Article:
Category Archives: The Heoric Age

Mikasa Goodman

This guy thinks Mikasa Ackerman is a good girl. I’m not so sure. But while I was listening to that gaggle of voice actors sing along to the intense audio trope of a song the other day it dawned on me: Mikasa is played by Yui Ishikawa, who is in my mind, just Princess DNAra. A quick look on ANN says that Mikasa Ackerman is her second lead role for animation voice-overs. That’s a long time, relatively, in between. It’s also another incredible opportunity, to play a big role in a big show.

The thing is, Princess Dhianeila is also a “good girl.” In fact she is supposedly the literary parallel of some Greek mythological ideal for human goodness. I mean it in the “in contrast with, say, Gundam’s Relena or Lacus” but a force of nature pushing humanity into the next evolutionary level of existence, to join up with our space brothers and sisters; to chase after that mythical ancient race of gods or Qs or Precursors or whatever. In essence, DNAra is That Newtype. It’s about superhuman feats for an age where only such things can propel us forward, to overcome the other giants of the world.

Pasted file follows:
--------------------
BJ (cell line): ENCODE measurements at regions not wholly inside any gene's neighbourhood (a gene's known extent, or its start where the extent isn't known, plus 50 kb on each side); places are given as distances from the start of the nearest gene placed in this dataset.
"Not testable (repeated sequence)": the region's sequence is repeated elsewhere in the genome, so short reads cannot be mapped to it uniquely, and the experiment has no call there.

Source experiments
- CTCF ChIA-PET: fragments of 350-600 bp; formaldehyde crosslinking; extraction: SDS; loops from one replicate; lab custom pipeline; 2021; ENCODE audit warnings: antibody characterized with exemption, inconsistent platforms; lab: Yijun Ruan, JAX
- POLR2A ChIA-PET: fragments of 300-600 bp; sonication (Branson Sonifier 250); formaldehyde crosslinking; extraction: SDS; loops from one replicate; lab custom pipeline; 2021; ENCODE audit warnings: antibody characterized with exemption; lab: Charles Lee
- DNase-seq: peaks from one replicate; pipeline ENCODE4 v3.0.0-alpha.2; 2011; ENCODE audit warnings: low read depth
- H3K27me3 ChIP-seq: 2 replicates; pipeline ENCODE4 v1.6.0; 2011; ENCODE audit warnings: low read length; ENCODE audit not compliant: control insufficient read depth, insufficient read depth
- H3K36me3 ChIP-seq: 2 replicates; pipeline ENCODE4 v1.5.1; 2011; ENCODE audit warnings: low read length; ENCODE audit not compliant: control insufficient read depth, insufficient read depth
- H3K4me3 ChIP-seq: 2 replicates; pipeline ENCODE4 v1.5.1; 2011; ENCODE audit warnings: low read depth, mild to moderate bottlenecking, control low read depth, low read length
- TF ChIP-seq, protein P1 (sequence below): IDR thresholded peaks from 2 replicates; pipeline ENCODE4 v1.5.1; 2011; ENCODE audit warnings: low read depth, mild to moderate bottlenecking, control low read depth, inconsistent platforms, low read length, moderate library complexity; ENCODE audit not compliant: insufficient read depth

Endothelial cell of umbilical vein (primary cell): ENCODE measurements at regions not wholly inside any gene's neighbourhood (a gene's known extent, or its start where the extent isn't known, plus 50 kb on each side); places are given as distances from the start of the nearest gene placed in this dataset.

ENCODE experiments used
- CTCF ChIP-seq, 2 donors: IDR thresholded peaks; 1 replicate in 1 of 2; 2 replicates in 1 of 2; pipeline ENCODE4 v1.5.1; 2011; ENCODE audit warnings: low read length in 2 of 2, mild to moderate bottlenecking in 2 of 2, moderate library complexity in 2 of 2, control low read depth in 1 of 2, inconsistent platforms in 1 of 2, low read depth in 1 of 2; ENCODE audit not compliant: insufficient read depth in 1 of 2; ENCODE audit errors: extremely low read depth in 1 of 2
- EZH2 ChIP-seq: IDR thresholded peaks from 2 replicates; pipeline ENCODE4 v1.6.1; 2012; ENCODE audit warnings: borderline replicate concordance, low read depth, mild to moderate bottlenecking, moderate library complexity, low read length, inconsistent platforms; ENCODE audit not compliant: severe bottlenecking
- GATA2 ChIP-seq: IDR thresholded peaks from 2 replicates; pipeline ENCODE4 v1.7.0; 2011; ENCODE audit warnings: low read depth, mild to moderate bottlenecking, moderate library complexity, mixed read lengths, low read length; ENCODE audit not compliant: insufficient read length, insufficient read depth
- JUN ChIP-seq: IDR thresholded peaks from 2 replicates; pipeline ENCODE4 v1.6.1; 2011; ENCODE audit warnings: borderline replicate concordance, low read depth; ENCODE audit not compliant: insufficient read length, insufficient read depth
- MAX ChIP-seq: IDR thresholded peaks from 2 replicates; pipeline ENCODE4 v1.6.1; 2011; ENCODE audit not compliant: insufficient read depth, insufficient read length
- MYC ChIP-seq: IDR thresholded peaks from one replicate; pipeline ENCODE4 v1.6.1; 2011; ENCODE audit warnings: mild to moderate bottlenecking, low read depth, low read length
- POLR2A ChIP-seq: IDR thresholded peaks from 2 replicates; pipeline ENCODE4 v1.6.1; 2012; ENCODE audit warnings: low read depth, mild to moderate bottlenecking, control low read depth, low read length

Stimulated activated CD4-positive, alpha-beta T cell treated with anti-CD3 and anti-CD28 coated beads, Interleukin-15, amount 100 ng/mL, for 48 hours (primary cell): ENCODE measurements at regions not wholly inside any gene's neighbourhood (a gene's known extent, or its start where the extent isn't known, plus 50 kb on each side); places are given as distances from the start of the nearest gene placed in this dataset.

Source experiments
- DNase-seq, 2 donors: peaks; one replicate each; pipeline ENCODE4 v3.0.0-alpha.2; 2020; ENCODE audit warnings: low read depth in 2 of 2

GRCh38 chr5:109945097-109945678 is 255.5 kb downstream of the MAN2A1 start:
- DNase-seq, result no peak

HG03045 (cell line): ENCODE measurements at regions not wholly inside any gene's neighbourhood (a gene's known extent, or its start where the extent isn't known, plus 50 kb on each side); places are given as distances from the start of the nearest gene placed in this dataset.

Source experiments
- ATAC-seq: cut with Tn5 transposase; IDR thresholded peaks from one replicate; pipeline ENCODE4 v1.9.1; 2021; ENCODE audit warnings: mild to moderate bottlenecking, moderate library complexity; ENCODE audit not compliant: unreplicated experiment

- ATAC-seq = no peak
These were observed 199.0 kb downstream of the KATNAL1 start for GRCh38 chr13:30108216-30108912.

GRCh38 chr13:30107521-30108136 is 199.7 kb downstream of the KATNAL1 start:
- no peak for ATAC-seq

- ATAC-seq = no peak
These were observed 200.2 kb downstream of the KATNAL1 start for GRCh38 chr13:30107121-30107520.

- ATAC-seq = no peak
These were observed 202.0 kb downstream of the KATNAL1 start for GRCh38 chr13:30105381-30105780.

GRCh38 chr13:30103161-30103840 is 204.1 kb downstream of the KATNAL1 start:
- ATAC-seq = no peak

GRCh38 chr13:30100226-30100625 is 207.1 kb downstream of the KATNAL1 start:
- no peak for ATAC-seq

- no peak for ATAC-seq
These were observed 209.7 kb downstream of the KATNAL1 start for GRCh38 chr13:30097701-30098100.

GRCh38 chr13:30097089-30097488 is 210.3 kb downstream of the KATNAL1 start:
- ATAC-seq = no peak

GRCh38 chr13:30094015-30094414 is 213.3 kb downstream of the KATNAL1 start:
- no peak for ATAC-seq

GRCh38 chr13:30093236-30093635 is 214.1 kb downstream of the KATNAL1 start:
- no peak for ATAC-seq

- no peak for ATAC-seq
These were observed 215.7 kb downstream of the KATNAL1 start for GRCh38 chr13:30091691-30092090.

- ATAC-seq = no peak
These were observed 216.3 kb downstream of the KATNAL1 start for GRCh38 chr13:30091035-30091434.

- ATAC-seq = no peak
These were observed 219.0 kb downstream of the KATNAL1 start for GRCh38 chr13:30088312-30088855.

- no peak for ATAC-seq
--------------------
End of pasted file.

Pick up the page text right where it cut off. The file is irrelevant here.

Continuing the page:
It’s not too different, in that sense, from Shingeki no Titan. So what makes Mikasa Ackerman, and her muscle density? Or her voice actress? I have no freaking clue. It’s just yet another row in the database, where we bloggers run join queries and create nonsense for our entertainment. Ours and yours, hopefully.

And while sure, Mikasa, like Princess Dhianeila, are good girls, they’re also symbols in a way where a sense of flawlessness crusts over their humanity, their weaknesses. In my mind that is a great thing but it’s also not my cup of tea. In other words, I prefer girls who are more, shall we say, human.


Year in Review: Giant Robots Play Musical Chair

I think one thing that sets TV anime far apart from any other kind of TV animation is the focus on soundtracks. Sometimes even for a crappy TV anime. It costs good money, and sometimes it shows.

And this year the choice is easy. If I was to pick out an anime title for its original soundtracks, it would definitely be the Heroic Age. But that would only be true if I was picking an anime title for its original soundtrack. And that might be a little harsh (and sort of a repeat).

If I was picking it based on how the music is integrated into the show as well as the quality of the stuff itself, it would happily scratch my itch about, heh, Gurren Lagann.

There's more to this picture if you didn't know...